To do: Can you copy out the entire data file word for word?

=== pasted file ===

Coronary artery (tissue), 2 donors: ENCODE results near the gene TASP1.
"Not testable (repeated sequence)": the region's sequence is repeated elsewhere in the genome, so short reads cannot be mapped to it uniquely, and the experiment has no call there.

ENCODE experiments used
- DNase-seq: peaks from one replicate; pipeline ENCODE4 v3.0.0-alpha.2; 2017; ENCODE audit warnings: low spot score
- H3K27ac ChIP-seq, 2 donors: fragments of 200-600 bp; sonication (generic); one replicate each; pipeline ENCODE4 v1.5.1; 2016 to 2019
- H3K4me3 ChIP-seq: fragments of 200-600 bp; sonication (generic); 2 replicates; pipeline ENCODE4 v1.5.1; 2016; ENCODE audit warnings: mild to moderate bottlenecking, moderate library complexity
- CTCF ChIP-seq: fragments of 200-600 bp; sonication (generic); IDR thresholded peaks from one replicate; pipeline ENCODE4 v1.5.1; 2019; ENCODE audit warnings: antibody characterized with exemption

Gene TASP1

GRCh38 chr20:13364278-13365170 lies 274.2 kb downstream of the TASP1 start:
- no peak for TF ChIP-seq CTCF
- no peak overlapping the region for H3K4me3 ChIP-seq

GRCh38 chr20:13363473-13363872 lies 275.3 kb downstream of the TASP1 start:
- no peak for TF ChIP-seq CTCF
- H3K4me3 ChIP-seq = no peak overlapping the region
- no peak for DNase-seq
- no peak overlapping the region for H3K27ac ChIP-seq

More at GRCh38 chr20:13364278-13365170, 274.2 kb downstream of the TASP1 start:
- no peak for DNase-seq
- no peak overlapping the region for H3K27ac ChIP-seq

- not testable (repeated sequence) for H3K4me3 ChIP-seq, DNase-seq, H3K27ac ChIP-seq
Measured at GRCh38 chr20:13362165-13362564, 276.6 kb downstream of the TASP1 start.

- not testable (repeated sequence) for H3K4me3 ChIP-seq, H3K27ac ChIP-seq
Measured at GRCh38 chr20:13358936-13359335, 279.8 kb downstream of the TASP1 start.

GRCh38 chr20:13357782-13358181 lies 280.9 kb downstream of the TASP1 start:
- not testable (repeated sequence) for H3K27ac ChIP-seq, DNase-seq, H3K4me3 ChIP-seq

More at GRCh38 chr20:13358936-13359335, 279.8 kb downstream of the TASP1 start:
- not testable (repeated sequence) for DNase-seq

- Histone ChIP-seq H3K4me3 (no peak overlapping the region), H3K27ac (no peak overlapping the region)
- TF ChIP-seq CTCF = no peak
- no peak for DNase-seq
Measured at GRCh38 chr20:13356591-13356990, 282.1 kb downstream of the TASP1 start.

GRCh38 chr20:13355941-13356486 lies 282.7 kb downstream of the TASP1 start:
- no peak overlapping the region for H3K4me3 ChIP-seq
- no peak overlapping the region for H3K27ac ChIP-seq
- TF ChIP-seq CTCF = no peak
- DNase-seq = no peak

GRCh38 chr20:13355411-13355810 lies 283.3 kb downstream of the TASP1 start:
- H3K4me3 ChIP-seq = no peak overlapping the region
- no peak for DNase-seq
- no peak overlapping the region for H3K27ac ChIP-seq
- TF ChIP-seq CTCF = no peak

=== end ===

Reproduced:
Coronary artery (tissue), 2 donors: ENCODE results near the gene TASP1.
"Not testable (repeated sequence)": the region's sequence is repeated elsewhere in the genome, so short reads cannot be mapped to it uniquely, and the experiment has no call there.

ENCODE experiments used
- DNase-seq: peaks from one replicate; pipeline ENCODE4 v3.0.0-alpha.2; 2017; ENCODE audit warnings: low spot score
- H3K27ac ChIP-seq, 2 donors: fragments of 200-600 bp; sonication (generic); one replicate each; pipeline ENCODE4 v1.5.1; 2016 to 2019
- H3K4me3 ChIP-seq: fragments of 200-600 bp; sonication (generic); 2 replicates; pipeline ENCODE4 v1.5.1; 2016; ENCODE audit warnings: mild to moderate bottlenecking, moderate library complexity
- CTCF ChIP-seq: fragments of 200-600 bp; sonication (generic); IDR thresholded peaks from one replicate; pipeline ENCODE4 v1.5.1; 2019; ENCODE audit warnings: antibody characterized with exemption

Gene TASP1

GRCh38 chr20:13364278-13365170 lies 274.2 kb downstream of the TASP1 start:
- no peak for TF ChIP-seq CTCF
- no peak overlapping the region for H3K4me3 ChIP-seq

GRCh38 chr20:13363473-13363872 lies 275.3 kb downstream of the TASP1 start:
- no peak for TF ChIP-seq CTCF
- H3K4me3 ChIP-seq = no peak overlapping the region
- no peak for DNase-seq
- no peak overlapping the region for H3K27ac ChIP-seq

More at GRCh38 chr20:13364278-13365170, 274.2 kb downstream of the TASP1 start:
- no peak for DNase-seq
- no peak overlapping the region for H3K27ac ChIP-seq

- not testable (repeated sequence) for H3K4me3 ChIP-seq, DNase-seq, H3K27ac ChIP-seq
Measured at GRCh38 chr20:13362165-13362564, 276.6 kb downstream of the TASP1 start.

- not testable (repeated sequence) for H3K4me3 ChIP-seq, H3K27ac ChIP-seq
Measured at GRCh38 chr20:13358936-13359335, 279.8 kb downstream of the TASP1 start.

GRCh38 chr20:13357782-13358181 lies 280.9 kb downstream of the TASP1 start:
- not testable (repeated sequence) for H3K27ac ChIP-seq, DNase-seq, H3K4me3 ChIP-seq

More at GRCh38 chr20:13358936-13359335, 279.8 kb downstream of the TASP1 start:
- not testable (repeated sequence) for DNase-seq

- Histone ChIP-seq H3K4me3 (no peak overlapping the region), H3K27ac (no peak overlapping the region)
- TF ChIP-seq CTCF = no peak
- no peak for DNase-seq
Measured at GRCh38 chr20:13356591-13356990, 282.1 kb downstream of the TASP1 start.

GRCh38 chr20:13355941-13356486 lies 282.7 kb downstream of the TASP1 start:
- no peak overlapping the region for H3K4me3 ChIP-seq
- no peak overlapping the region for H3K27ac ChIP-seq
- TF ChIP-seq CTCF = no peak
- DNase-seq = no peak

GRCh38 chr20:13355411-13355810 lies 283.3 kb downstream of the TASP1 start:
- H3K4me3 ChIP-seq = no peak overlapping the region
- no peak for DNase-seq
- no peak overlapping the region for H3K27ac ChIP-seq
- TF ChIP-seq CTCF = no peak